(Slide 14) Teachers view museum Web sites as authoritative sources, different from Google image search or Wikipedia. A teacher told me a story once about a middle school student who included a picture of an Egyptian pyramid in a paper, and cited the pyramid as coming from some guy’s Web site. Not the PICTURE of the pyramid, the student cited the picture as if John Doe had created the pyramid itself on his trip to Egypt in 1993. Teachers’ don’t have any trouble accepting material or information from students if the students can show they found it on a museum Web site.

(Slide 15) When museums think of their visitors, they often think of them as repeat visitors. As a result, museums change exhibitions often and upgrade services to keep the museum fresh and to meet the needs of the repeat visitor, as well as to tell the story of the museum over time. Teachers operate in exactly the opposite paradigm. Teachers use the same resources over and over as new students who have never experienced their lessons enter their classrooms each semester or year. Museums who want teachers to use their online resources have to leave them up and leave them alone, not an easy thing for many museums to do. But teachers count on resources being there over time, and if a teacher discovers that a museum takes down or significantly changes their online teaching resources after a year or two, that teacher probably won’t come back because he or she views the museum’s Web site as unreliable.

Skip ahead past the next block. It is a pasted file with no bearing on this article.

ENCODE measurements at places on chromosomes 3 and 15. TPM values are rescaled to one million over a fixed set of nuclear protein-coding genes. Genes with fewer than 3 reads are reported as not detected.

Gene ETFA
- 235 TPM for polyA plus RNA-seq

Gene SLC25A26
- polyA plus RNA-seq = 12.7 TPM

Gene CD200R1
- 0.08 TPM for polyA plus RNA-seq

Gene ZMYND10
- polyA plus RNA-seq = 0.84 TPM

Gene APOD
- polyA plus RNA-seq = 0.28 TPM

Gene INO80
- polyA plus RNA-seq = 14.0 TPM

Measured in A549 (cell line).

(Slide 16) It’s also useful to consider WHY teachers use museum Web sites, because how they use them is constantly changing. (Slide 17) According to Ferdi Serim in “NetLearning: Why Teachers Use the Internet” (Ferdi Serim and Melissa Koch, O’Reilly Publishers, June 1996) teachers use the Internet:

– To find low-cost or free materials
– To connect the classroom to the larger world.
– To help teachers manage time more efficiently.
– To motivate students.
– To give students opportunities to learn by doing.
– To expand opportunities for “telementoring”
– To help teachers communicate; share experience and ideas with other teachers.
– To help bring the school and the community closer together.
– To help teachers spread good news about what’s happening in their classrooms.
– To “rejuvenate” teachers’ professional lives.

Even though the tools of the Internet have changed a great deal since 1996, my guess is that Mr. Serim’s list of reasons for teachers using the Internet is still pretty accurate.

Finally, if you can, take all this into account and then try something. I recently worked on an interdisciplinary online resource for teachers and students on behalf of The Walters Art Museum in Baltimore. (Integrating the Arts: Mummies, Manuscripts and Madonnas There are many activities on the Web site, some designed to be printed and others designed to be online interactives. The most popular activity of all is a matching game, where students match up pictures of proverbs from a Renaissance manuscript with the written proverb the picture represents. Language teachers love the activity, because it allows kids to practice reading comprehension, because it’s a way for kids who don’t write well to be successful, and because it’s an excellent exercise for students who are just learning English. We didn’t think of all that when we created it, we just put it out there. But once teachers gave us the feedback about why they were using it, we realized that our little proverb matching game actually addresses numbers one through five in the list above about why teachers use the Internet.